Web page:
On Louie, an interaction between comic Louis C.K. and Vanessa shines a light on the systematic shaming and punishment of fat women, and the misogynistic implications that can be drawn about men’s “standards” of women’s physical appearance in dating. [via Jezebel]
Feminist writer and author Jessica Valenti, Democratic strategist Tara Dowdell, filmmaker Byron Hurt, and McKay Coppins of BuzzFeed join Melissa Harris-Perry to discuss former President Bill Clinton’s scandalous relationship with former secretary Monica Lewinsky, and what it has exposed about American society’s treatment of women when it comes to sex. [via Melissa Harris-Perry]
On this episode of Reality Cast, I talk to a researcher at Guttmacher about why teen pregnancy rates are down. In another segment, I discuss how right-wing media tries to discredit a woman who films her abortion. Also, Fox News is all upset because women might be making money of their own.
After Google removed deceptive ads from anti-choice crisis pregnancy centers, the pro-choice groups UltraViolet and NARAL Pro-Choice America successfully petitioned Yahoo to do the same.
NARAL Pro-Choice America announced Monday that it has worked with Google to remove deceptive advertising by crisis pregnancy centers from Google’s search engine.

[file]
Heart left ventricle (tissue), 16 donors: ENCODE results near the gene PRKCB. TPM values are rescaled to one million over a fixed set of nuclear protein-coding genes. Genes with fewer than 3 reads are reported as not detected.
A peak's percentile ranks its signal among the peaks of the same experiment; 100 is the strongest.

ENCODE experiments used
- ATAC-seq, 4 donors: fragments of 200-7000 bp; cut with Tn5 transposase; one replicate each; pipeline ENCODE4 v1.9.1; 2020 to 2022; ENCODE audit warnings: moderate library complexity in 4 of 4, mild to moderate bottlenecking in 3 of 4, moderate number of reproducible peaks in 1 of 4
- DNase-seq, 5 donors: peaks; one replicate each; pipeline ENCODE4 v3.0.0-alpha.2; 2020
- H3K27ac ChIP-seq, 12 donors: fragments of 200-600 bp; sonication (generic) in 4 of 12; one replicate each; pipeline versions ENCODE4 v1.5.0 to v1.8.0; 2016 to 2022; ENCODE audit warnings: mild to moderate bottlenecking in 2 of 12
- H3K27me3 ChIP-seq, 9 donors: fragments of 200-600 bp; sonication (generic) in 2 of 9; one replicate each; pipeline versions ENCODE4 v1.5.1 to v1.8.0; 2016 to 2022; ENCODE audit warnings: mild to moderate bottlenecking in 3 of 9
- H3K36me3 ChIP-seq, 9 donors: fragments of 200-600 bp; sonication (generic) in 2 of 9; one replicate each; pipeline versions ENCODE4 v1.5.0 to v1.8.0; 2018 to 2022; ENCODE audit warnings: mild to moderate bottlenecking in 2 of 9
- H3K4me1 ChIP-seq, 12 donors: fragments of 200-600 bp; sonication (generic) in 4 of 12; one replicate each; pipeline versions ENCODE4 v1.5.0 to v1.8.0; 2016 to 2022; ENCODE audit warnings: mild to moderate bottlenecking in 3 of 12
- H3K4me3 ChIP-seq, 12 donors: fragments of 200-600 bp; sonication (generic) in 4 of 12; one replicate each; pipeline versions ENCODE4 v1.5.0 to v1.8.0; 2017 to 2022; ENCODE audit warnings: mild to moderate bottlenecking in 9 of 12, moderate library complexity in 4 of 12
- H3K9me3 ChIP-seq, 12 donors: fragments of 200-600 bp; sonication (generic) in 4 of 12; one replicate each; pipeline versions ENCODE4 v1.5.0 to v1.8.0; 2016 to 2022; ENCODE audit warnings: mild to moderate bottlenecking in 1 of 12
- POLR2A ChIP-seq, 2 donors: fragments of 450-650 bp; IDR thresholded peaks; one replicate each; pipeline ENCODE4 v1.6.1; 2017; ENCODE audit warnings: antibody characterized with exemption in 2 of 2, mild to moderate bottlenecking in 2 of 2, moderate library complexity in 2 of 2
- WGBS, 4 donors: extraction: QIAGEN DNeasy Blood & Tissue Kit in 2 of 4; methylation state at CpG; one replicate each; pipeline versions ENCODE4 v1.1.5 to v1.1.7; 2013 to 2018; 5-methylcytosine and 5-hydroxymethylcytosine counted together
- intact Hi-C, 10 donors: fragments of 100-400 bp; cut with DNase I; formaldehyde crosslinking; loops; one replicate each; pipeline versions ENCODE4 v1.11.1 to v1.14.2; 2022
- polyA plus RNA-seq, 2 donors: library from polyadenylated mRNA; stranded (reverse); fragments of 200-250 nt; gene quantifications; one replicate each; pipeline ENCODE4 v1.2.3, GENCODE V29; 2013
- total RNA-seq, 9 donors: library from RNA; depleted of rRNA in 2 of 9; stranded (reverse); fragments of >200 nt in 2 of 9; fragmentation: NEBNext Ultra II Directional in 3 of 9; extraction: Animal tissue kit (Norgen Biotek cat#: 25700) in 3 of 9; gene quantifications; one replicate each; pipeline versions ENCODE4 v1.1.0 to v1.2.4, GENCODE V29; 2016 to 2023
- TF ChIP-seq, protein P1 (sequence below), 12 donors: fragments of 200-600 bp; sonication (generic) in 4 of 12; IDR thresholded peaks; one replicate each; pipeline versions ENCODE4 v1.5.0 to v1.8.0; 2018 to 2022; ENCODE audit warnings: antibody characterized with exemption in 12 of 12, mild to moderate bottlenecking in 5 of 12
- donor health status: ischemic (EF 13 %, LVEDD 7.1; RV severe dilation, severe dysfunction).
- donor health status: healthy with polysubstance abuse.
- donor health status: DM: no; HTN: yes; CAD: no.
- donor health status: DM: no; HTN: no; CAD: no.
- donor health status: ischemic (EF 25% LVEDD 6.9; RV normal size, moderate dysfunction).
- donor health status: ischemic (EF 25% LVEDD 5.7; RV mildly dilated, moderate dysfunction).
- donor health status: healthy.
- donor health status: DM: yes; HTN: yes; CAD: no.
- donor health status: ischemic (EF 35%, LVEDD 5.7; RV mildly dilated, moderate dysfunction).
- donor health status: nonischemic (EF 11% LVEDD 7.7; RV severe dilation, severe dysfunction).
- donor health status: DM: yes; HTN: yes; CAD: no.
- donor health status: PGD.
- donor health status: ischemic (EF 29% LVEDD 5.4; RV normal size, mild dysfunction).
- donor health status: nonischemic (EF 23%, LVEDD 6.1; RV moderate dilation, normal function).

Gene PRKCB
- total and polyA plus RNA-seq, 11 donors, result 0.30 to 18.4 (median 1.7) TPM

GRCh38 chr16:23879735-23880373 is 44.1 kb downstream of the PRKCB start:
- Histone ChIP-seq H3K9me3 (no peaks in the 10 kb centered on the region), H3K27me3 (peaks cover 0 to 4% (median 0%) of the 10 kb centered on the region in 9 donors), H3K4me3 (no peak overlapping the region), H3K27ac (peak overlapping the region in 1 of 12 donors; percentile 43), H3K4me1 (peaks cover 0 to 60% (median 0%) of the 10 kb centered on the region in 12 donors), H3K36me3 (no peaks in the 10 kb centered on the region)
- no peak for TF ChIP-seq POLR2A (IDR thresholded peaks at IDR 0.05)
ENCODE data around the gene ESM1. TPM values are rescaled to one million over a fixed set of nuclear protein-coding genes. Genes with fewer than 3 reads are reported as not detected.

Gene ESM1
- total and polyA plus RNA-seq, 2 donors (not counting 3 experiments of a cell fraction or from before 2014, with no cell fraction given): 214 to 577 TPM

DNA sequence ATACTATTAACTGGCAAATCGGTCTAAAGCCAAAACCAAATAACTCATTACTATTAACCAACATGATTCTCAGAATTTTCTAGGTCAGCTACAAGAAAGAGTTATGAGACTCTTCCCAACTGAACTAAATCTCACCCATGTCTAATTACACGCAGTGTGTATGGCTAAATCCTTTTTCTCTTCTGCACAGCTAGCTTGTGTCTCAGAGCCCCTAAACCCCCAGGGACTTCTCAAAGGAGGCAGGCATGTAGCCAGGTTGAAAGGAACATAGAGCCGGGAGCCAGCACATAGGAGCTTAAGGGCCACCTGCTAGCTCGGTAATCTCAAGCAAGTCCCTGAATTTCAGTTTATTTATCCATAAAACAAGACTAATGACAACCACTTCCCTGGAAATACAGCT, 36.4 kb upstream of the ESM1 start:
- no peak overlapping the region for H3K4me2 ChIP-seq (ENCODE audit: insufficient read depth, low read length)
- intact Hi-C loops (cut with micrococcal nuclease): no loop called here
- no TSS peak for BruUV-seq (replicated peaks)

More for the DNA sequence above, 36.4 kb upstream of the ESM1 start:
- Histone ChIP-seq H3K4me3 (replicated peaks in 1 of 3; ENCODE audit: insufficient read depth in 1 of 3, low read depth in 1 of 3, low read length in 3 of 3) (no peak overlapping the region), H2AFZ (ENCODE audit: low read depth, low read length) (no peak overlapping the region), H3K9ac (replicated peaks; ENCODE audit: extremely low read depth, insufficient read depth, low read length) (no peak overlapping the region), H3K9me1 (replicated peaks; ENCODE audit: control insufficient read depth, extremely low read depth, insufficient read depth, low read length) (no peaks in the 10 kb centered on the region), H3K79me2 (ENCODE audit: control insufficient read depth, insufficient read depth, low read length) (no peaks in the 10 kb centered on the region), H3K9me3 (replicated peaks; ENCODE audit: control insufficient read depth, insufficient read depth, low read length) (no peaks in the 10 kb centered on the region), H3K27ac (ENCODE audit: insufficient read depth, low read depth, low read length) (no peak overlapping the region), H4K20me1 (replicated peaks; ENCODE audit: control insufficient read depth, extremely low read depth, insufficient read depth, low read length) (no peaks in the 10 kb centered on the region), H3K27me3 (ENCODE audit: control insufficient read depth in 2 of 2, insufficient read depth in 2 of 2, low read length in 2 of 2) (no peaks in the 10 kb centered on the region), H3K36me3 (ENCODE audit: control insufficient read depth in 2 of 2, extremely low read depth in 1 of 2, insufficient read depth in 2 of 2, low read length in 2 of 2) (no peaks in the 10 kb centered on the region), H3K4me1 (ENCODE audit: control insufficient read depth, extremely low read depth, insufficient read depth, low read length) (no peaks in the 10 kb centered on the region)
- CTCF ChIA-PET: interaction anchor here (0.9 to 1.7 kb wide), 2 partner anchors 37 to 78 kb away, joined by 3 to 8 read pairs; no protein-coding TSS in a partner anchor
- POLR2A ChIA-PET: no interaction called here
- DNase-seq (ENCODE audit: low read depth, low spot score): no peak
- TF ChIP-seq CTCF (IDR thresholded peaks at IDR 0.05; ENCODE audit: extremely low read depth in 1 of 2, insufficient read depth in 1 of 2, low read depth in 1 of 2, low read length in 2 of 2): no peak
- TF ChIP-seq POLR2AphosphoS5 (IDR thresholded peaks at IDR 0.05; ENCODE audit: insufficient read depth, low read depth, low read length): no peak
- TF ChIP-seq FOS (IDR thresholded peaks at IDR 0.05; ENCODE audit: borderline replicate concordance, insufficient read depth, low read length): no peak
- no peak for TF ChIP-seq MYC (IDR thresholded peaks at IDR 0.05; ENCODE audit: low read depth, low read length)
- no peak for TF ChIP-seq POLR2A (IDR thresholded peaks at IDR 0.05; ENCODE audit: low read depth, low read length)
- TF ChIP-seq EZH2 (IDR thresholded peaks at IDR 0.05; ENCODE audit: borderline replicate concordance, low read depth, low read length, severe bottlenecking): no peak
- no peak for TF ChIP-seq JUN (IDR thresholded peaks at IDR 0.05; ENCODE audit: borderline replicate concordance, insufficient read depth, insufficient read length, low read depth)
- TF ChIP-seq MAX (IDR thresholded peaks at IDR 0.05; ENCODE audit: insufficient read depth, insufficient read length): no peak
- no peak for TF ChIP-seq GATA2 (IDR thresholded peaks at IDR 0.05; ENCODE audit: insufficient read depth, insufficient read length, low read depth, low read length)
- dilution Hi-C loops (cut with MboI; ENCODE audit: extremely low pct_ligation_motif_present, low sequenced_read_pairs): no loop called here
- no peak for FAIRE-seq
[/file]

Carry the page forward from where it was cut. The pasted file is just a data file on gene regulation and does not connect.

Porn stars aren’t typically labeled as feminists or women’s studies majors, but Belle Knox, a Duke freshman who made headlines recently after she was outed by her classmate, is both. Whatever you make of Knox, her story offers a lot to think about.
The latest cover of Bloomberg Businessweek features a well-dressed white woman standing with her hand on her hip, underneath the words
“FREEZE YOUR EGGS, FREE YOUR CAREER.” But it’s plain fallacy to believe that an individual woman can outsmart a racist, sexist job market by freezing her eggs.
Fattitude is a feature-length documentary by Lindsey Averill and Viridiana Lieberman that exposes how popular culture fosters fat prejudice and then offers an alternative way of thinking.
Unlike other televised representations of abortion experiences, House of Cards pulls back the curtain on the complex internal processes and external actions taken by many who have had abortions.
The OpEd Project has released a dismaying report showing that female op-ed writers still mostly write about “pink” topics such as women-specific health care. But those stories are critically important, and if women “break out” and write about other things, who’s left to cover them?